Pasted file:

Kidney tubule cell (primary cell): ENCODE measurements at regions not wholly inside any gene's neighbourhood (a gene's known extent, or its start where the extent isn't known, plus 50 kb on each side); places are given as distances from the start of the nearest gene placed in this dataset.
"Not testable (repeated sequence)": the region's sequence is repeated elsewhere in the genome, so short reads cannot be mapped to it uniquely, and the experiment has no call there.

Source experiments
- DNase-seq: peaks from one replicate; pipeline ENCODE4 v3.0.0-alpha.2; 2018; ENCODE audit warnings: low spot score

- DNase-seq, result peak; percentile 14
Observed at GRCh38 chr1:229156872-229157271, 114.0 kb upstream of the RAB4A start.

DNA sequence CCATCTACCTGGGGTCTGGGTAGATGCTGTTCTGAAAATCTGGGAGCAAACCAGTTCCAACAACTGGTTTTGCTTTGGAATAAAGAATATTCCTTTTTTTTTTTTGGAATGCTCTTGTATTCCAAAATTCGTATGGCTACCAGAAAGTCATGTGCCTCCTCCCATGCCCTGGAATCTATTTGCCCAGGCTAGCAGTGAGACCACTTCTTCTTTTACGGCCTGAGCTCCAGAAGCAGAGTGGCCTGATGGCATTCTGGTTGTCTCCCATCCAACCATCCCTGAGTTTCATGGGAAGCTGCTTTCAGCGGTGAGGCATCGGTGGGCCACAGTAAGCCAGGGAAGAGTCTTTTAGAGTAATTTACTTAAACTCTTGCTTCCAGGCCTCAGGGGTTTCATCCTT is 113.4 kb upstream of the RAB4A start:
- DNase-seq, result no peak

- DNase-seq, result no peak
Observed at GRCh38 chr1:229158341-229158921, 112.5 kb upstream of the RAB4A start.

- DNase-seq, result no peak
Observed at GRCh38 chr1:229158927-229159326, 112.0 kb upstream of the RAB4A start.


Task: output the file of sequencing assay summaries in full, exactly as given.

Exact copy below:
Kidney tubule cell (primary cell): ENCODE measurements at regions not wholly inside any gene's neighbourhood (a gene's known extent, or its start where the extent isn't known, plus 50 kb on each side); places are given as distances from the start of the nearest gene placed in this dataset.
"Not testable (repeated sequence)": the region's sequence is repeated elsewhere in the genome, so short reads cannot be mapped to it uniquely, and the experiment has no call there.

Source experiments
- DNase-seq: peaks from one replicate; pipeline ENCODE4 v3.0.0-alpha.2; 2018; ENCODE audit warnings: low spot score

- DNase-seq, result peak; percentile 14
Observed at GRCh38 chr1:229156872-229157271, 114.0 kb upstream of the RAB4A start.

DNA sequence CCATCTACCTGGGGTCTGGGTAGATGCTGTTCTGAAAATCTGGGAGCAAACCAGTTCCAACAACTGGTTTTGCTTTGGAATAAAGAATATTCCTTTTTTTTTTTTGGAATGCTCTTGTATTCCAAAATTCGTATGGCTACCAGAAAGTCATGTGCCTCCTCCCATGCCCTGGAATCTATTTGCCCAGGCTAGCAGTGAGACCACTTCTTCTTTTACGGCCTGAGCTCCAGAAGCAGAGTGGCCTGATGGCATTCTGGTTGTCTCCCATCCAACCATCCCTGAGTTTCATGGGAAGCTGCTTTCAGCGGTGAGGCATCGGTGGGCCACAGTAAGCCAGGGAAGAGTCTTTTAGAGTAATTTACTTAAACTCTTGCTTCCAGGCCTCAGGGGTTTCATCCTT is 113.4 kb upstream of the RAB4A start:
- DNase-seq, result no peak

- DNase-seq, result no peak
Observed at GRCh38 chr1:229158341-229158921, 112.5 kb upstream of the RAB4A start.

- DNase-seq, result no peak
Observed at GRCh38 chr1:229158927-229159326, 112.0 kb upstream of the RAB4A start.